It was a leaden, wintry Sunday afternoon two years ago, and Don Davidoff and I were supposed to be brainstorming ideas for our fourth Dr. Peter Zak mystery we share the pseudonym G. H. Ephron. Instead, Don was enthusing about a new magnetic resonance imaging scanner that had recently arrived at McLean Hospital, the psychiatric hospital where he runs an inpatient unit. This was not just any scanner. “It's a 3.5 tesla,” he said. Teslas? I hadn't a clue what those were. But if Don thought 3.5 of them were a lot, then I knew enough to be impressed. “What if . . . ” Don began. Obsessed with the brain since he first dissected one in graduate school, he was off, speculating. Could an up-close look at functioning brain cells reveal signs of dementia long before intellect began to noticeably decay? Don's enthusiasm was contagious. We could use this in the book, I thought. Magnetic resonance imaging could be the backdrop for a story about a brilliant doctor whose research is driven by the tantalizing idea that dementia can be diagnosed and treated early. I began taking notes. By the end of the afternoon, we had a premise, a rough plot outline and a working title: Obsessed. During the week, I massaged the outline and e-mailed it to Don. That's how our partnership has worked for the past eight years. We meet every Sunday, moving from general idea to broad outline to specific scenes. I bring the characters to life, create the drama and suspense, sprinkle the red herring, while Don lives, eats and breathes the issues we weave through our books. Lower-case amnesia, addiction and delusion have all turned into upper-case book titles. Obsessed, our latest, explores a range of obsessions from psychosexual stalking to obsessive hoarding to apotemnophilia (the desire to be an amputee). As in all our books, we examine what goes on in the mind and how that shapes the reality a person creates.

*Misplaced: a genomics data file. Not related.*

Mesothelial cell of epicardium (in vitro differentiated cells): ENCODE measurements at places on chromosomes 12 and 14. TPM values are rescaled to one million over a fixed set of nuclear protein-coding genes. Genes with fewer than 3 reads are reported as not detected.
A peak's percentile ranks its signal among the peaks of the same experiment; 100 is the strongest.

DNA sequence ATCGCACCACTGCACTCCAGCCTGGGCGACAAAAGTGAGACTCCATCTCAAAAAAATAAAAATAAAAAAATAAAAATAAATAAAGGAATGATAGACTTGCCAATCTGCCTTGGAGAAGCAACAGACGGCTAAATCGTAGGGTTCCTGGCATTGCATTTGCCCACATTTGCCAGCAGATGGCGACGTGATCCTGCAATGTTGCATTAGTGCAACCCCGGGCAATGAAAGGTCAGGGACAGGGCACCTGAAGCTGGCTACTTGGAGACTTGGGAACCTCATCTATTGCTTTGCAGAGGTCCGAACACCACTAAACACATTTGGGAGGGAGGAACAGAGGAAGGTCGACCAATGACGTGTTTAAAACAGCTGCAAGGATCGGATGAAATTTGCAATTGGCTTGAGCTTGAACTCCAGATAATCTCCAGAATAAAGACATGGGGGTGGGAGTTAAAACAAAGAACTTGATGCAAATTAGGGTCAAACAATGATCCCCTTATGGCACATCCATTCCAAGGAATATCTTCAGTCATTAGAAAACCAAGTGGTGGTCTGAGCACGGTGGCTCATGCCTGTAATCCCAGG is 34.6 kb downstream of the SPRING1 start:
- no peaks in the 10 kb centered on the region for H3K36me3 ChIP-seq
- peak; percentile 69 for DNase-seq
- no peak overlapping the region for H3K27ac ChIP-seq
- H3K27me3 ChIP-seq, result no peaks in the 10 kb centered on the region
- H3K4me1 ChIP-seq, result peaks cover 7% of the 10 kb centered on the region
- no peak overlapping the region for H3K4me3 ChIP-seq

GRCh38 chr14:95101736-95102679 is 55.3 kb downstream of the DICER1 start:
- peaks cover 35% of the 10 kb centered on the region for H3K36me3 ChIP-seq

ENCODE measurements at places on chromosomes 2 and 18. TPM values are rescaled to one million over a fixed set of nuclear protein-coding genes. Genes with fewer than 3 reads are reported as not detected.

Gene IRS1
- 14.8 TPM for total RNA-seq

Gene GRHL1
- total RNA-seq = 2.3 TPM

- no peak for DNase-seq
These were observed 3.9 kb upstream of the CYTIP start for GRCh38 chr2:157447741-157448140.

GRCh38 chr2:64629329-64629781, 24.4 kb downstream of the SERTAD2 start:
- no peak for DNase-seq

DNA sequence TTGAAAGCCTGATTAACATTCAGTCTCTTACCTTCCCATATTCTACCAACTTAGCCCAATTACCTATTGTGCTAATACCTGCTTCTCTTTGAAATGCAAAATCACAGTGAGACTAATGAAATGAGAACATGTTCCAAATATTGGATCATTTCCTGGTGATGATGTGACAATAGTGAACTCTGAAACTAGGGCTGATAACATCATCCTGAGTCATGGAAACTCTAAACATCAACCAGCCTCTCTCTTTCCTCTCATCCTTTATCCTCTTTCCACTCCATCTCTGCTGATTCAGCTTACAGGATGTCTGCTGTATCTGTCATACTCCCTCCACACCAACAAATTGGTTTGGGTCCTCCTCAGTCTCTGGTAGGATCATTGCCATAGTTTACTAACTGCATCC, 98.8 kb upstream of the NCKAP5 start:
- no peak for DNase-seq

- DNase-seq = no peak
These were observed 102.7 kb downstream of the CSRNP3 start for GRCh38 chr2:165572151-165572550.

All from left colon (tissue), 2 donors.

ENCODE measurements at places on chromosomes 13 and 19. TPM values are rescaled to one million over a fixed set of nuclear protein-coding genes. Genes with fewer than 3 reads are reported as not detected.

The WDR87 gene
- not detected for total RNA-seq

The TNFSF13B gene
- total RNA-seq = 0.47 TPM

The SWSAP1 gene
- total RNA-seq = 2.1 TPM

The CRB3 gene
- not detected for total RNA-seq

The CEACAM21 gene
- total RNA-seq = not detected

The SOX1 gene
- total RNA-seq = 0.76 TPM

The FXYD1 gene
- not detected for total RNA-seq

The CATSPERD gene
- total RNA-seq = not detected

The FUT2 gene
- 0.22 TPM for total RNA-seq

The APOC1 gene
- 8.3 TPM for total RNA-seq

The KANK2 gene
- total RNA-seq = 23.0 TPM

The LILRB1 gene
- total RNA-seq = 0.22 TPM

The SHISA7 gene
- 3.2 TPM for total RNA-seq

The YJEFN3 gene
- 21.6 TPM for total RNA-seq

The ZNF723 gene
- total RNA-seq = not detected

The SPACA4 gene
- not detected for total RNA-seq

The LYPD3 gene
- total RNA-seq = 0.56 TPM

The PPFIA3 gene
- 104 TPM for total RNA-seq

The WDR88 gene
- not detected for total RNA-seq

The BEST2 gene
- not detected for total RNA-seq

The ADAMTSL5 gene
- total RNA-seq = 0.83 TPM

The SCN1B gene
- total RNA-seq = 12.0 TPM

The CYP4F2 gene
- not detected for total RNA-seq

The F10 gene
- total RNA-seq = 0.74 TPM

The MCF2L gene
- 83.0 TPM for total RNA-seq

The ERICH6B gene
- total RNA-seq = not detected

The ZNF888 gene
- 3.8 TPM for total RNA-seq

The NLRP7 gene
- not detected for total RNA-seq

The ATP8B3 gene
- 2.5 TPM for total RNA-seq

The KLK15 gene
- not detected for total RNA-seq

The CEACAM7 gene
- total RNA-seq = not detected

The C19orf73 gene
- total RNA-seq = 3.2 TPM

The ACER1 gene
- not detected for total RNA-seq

Our partnership is based on a 30-year friendship, and works precisely because we have virtually no overlapping skills. When we started to work together, Don was afraid I was going to make him write. It took me a while to realize that I'd been afraid he was going to want to write. That surprised me, because I'd spent decades insisting that I was not a writer.
I come from a family of formidable literary talents. My parents were Hollywood screenwriters Henry and Phoebe Ephron (Carousel; Desk Set). My sisters Nora, Delia and Amy are all novelists and screenwriters. But I didn't try my hand at the family business until about 10 years ago. That's when a freelancer called. She wanted to write an article about me because I was, as she pointed out, “the only one who didn't write.” I was shocked to hear myself shoot back, “If anyone's going to write about me not writing, it's going to be me.” Soon after that, my husband and I were having dinner with Don and his wife, Susan. Maybe it was too much wine, but by the end of the evening, Don and I had agreed to collaborate on a mystery series with a central character based loosely on Don.
“My better half,” is what Don calls Peter Zak, who is a little taller, a little younger and a little more conventionally handsome than his prototype. Like Don, a neuropsychologist, Dr. Zak runs a unit at a psychiatric hospital, and spends time in jails in four-by-four cubicles evaluating people accused of murder. That's Don's voice when Dr. Zak says, “A lot of people who end up accused of serious crimes are poor schnooks, in the wrong place at the wrong time, who rarely get an adequate defense.” I remember one of our earliest working sessions. It was a gorgeous Sunday afternoon in late summer, and we were supposed to be coming up with an opening scene for Amnesia, the first series novel. Instead, Don was wishing he was out rowing on the Charles River. I hate boats, but I found myself mesmerized as Don described the Zen-like state of calm rowing brings him. “You're pulling, harder and harder, until the stern clears the puddles before the oars dip again, and boat, body and mind become one,” he said. I didn't know if the stern was the front or the back of the boat, and I wasn't sure what he meant by “puddles,” but I was absolutely certain that our character was going to be a rower. I began taking notes.
Hallie Ephron and her coauthor, Dr. Don Davidoff, both live and work in Massachusetts. Their fifth novel, Obsessed (St. Martin's, $24.95, 320 pages, ISBN 0312305311), released under the pen name G.H. Ephron, goes on sale this month.